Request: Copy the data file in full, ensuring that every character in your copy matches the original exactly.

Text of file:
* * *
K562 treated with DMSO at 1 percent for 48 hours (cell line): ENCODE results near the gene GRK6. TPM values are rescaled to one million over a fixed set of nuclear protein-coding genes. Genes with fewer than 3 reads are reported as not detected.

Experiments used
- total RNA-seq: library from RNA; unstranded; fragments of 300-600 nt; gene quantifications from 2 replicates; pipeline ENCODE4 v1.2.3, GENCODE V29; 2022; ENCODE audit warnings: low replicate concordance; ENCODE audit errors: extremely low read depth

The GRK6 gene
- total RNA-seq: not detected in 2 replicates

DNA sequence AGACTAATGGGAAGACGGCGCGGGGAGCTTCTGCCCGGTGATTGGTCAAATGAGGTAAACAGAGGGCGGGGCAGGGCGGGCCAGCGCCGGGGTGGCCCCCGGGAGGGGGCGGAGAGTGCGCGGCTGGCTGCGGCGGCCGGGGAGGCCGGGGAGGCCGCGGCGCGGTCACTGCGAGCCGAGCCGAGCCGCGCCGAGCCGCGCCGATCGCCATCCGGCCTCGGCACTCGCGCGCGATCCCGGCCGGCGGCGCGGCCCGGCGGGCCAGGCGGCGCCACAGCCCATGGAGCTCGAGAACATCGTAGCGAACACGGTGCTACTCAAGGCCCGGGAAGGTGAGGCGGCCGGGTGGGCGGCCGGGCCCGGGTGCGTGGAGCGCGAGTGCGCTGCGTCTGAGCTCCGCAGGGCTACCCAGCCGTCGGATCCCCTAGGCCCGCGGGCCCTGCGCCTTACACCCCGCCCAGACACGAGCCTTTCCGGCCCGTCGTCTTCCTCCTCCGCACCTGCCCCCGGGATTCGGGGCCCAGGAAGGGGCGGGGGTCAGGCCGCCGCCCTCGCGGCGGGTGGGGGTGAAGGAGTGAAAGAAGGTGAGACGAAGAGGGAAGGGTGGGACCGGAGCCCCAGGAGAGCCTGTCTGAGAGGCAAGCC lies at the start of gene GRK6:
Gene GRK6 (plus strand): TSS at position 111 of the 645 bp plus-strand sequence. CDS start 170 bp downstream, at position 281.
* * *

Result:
K562 treated with DMSO at 1 percent for 48 hours (cell line): ENCODE results near the gene GRK6. TPM values are rescaled to one million over a fixed set of nuclear protein-coding genes. Genes with fewer than 3 reads are reported as not detected.

Experiments used
- total RNA-seq: library from RNA; unstranded; fragments of 300-600 nt; gene quantifications from 2 replicates; pipeline ENCODE4 v1.2.3, GENCODE V29; 2022; ENCODE audit warnings: low replicate concordance; ENCODE audit errors: extremely low read depth

The GRK6 gene
- total RNA-seq: not detected in 2 replicates

DNA sequence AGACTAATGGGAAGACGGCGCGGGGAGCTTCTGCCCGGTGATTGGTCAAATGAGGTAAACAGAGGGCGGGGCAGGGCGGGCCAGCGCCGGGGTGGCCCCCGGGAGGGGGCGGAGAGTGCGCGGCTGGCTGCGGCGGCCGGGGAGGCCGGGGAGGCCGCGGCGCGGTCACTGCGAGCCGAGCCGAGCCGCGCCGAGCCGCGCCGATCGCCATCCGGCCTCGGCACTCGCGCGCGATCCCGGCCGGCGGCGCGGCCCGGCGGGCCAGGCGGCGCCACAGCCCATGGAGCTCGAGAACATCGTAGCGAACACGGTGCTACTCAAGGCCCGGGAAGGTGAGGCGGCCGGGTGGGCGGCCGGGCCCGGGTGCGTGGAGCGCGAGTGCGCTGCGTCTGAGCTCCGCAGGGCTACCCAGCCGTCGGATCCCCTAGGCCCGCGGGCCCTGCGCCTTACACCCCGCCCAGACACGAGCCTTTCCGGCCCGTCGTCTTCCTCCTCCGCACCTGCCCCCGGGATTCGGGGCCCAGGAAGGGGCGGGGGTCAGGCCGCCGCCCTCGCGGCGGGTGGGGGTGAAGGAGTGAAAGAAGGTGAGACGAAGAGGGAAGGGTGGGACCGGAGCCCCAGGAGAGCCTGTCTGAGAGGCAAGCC lies at the start of gene GRK6:
Gene GRK6 (plus strand): TSS at position 111 of the 645 bp plus-strand sequence. CDS start 170 bp downstream, at position 281.